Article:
Bay of Plenty Regional Council consents manager Reuben Fraser said the resource consent process set out to consider potential environmental effects from a proposed activity.

"As you can imag[ine], with an application as complex as this, the assessment involved considering a significant volume of information prepared by dozens of experts."

The regional council would provide a report to the Environment Court setting out its position in relation to these effects and would share it publicly once it had been completed.

Regional council strategic engagement manager Kataraina O'Brien said any discussion around making Lake Rotorua a legal person or entity was a "matter for the relevant iwi".

The regional council had an "open door policy" and would be happy to engage with iwi partners on "any matters in relation to this kaupapa", she said.

Waiariki MP Tamati Coffey and Ngā Tāngata Tiaki o Whanganui have been approached for comment.

What has happened so far?
Prior to 2017 - Rotorua Lakes Council and CNI make a commitment to end spraying treated wastewater in Whakarewarewa Forest by 2019. Discharging into the forest was considered no longer viable due to cultural concerns and ground over-saturation.
April 2017 - the initial land contact bed design is signed off. The upgraded plant is expected to handle more than 70 million litres of wastewater - three times more than the current capacity of the plant.
May - November 2017 - Mātauranga Māori (Māori wisdom) experts advise the project, hapū, iwi and significant stakeholders engagement is undertaken and a cultural impact assessment is completed.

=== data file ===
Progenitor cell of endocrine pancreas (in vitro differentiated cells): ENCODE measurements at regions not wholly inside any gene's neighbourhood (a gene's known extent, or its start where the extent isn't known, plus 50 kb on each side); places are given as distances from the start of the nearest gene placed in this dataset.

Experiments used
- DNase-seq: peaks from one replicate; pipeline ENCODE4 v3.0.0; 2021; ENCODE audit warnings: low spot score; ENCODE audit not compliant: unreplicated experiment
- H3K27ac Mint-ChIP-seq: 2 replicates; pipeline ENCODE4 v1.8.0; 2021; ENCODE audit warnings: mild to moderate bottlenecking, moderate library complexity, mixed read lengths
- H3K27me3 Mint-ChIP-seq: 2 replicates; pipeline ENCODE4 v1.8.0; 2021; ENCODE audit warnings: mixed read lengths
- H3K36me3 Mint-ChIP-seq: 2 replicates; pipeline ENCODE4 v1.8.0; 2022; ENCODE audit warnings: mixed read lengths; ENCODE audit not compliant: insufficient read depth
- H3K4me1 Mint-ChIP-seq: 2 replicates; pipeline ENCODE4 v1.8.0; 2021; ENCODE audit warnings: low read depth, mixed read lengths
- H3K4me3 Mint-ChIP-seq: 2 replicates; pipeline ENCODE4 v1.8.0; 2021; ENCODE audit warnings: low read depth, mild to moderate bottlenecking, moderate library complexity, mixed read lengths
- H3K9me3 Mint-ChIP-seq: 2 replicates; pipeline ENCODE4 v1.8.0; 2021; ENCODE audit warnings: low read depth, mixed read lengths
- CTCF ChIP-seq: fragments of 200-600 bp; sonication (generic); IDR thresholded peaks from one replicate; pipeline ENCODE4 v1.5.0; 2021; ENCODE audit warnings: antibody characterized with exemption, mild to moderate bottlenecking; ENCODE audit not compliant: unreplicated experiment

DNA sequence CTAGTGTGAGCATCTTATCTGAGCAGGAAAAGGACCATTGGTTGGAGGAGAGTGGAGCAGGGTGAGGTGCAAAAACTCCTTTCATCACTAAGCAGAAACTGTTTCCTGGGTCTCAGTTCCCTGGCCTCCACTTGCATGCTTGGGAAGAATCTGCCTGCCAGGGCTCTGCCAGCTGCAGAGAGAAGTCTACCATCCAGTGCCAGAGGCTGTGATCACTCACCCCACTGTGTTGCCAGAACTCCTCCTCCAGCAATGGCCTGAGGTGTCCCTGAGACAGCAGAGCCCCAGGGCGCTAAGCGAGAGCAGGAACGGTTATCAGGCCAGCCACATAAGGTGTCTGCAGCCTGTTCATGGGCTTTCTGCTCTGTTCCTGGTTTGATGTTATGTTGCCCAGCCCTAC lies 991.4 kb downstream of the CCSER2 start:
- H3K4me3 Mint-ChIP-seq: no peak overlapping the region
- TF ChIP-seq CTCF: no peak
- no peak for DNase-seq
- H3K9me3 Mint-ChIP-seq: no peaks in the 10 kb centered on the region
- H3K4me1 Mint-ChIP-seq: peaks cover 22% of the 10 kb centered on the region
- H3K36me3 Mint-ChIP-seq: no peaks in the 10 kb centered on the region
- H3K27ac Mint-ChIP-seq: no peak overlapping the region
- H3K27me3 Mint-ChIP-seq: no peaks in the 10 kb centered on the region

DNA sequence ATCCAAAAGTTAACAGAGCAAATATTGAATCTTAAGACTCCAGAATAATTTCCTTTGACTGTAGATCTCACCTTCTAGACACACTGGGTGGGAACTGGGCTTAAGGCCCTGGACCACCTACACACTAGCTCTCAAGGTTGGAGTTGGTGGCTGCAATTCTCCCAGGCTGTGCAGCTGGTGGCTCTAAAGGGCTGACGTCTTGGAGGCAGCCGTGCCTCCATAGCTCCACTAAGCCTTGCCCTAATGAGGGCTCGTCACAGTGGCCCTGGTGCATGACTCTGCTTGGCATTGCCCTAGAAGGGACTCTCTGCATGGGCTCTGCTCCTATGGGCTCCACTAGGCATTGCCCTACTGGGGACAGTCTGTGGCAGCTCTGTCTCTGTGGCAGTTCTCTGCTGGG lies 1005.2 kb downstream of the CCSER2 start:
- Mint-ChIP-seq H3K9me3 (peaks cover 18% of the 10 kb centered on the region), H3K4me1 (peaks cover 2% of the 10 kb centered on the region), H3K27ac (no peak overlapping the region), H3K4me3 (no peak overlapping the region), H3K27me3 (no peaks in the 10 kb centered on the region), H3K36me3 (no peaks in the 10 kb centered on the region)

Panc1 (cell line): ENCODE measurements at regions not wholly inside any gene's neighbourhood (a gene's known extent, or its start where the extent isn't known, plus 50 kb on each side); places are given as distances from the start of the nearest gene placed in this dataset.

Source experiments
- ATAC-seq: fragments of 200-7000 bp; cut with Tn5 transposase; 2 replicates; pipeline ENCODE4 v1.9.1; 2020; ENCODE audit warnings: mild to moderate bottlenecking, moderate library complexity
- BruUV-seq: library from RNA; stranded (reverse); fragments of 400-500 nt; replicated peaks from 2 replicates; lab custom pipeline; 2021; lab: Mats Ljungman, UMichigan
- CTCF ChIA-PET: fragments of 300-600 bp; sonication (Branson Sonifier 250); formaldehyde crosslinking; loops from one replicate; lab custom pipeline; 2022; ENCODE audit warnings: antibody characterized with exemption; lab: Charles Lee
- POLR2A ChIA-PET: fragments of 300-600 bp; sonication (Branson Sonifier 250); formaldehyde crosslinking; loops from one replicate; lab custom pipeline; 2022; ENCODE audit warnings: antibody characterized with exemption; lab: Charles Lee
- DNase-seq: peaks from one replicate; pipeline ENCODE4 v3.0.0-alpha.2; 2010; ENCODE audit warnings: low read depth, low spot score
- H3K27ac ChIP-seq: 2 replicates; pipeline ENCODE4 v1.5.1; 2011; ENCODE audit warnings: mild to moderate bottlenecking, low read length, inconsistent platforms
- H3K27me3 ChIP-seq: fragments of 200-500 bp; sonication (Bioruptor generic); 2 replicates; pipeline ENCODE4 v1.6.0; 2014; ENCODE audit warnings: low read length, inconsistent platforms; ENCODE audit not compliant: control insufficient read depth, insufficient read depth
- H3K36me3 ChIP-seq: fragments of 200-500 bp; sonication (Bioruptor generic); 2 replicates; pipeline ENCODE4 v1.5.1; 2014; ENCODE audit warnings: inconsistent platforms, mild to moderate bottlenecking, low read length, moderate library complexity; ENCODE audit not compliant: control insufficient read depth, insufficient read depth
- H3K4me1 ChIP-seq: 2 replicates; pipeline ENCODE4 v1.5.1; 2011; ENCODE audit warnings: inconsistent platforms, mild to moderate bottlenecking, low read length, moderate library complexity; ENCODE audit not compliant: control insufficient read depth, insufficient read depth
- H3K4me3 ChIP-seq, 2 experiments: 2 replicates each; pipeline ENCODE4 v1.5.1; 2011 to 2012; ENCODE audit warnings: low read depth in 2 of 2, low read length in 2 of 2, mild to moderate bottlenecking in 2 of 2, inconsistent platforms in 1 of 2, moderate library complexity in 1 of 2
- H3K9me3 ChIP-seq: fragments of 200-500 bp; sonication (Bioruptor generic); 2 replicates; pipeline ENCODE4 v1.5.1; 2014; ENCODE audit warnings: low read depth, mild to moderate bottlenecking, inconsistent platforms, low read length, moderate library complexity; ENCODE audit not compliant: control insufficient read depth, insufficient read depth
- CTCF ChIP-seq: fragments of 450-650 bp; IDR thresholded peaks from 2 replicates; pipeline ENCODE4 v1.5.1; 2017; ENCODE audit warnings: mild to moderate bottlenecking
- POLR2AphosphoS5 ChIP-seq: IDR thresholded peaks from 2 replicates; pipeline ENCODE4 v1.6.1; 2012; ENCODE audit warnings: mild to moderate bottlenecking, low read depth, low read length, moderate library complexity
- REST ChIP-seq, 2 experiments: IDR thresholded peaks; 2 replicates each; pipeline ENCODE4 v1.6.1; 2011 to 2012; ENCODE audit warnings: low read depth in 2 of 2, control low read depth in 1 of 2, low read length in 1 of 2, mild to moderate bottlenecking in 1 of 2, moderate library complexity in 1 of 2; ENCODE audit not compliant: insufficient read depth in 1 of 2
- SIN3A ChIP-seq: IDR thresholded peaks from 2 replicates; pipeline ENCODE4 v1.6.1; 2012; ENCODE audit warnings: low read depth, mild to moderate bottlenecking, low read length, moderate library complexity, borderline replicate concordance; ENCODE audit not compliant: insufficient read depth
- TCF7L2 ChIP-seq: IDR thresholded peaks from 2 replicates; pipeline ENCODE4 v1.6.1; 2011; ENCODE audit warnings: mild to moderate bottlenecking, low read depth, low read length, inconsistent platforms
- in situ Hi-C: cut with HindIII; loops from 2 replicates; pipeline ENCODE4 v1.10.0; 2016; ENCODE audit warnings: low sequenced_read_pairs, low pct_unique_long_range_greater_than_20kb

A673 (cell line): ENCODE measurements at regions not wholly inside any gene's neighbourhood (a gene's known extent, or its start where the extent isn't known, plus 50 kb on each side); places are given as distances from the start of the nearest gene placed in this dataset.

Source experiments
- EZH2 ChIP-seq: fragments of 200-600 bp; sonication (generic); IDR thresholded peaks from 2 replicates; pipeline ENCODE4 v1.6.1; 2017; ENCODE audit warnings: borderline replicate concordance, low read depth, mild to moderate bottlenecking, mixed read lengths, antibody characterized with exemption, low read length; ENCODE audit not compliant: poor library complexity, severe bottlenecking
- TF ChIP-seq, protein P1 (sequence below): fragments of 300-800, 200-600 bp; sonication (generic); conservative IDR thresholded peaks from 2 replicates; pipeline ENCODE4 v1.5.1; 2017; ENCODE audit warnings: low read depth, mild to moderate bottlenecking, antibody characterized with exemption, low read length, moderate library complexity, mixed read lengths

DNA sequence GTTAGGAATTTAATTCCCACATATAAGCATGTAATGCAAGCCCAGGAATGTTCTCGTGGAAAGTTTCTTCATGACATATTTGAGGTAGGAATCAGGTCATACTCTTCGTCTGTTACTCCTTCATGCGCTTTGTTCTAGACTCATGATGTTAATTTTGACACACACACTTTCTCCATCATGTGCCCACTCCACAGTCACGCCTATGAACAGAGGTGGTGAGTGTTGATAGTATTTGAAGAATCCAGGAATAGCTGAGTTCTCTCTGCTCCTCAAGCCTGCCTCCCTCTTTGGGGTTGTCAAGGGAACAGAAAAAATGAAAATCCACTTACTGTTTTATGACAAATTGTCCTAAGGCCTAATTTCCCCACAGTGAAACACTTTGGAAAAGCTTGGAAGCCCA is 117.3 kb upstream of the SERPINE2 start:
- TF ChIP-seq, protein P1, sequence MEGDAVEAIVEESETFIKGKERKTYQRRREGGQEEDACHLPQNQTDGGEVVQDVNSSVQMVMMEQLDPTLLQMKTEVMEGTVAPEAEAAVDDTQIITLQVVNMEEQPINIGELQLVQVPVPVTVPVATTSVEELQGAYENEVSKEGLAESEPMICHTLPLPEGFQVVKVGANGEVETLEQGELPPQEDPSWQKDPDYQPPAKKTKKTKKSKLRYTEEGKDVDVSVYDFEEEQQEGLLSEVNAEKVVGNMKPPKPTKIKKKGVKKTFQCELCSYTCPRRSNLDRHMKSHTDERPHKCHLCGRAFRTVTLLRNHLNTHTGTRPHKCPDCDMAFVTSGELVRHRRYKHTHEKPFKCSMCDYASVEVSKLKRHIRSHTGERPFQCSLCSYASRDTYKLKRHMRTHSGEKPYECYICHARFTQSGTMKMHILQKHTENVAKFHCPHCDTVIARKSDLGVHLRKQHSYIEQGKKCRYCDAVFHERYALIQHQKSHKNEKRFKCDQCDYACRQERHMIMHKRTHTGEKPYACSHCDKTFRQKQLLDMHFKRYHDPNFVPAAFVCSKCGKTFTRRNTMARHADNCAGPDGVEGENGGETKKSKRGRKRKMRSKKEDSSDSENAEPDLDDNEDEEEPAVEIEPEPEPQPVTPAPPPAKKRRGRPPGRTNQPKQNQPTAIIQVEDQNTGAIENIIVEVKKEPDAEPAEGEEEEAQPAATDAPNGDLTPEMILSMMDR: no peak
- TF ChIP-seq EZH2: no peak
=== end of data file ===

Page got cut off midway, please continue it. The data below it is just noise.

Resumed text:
December 2017 - the draft resource consent application is filed with regional council for pre-lodgement review
August 2018 - the application is reviewed by the regional and district councils, lead by the former. Ten consents are sought by the regional council and five by the Rotorua Lakes Council. Rotorua Lakes Council refers resource consents directly to the Environment Court.
October - November 2018 - the public submission period. Submissions report is compiled for the Environment Court. In November, Te Arawa Lakes Trust submits against all five Rotorua Lakes Council consents, which relate to the discharge into the lake. Te Arawa Lakes Trust owns the lake bed, while the water column is owned by the Crown.
Next - Environment Court hearing date to be set.

What does 'legal personhood' mean for a natural resource?

When a natural resource, such as the Whanganui River (or Lake Rotorua) is granted legal personhood, it means the natural resource attains the same rights as a person.

One implication of that is that the natural resource can be represented in a court.

The National Library website states that for the Whanganui River (Te Awa Tupua), decisions that affect it "must recognise the river's legal status and its health and well-being".

Te Awa Tupua's legal personhood was attained by law through a Treaty of Waitangi settlement, and the river given two guardians - the Crown and Whanganui River iwi.

A Tūhoe settlement in 2013 recognised Te Urewera National Park as a legal entity with all the rights of a person.

The land is not legally owned by anyone but jointly managed by the Crown and Tūhoe.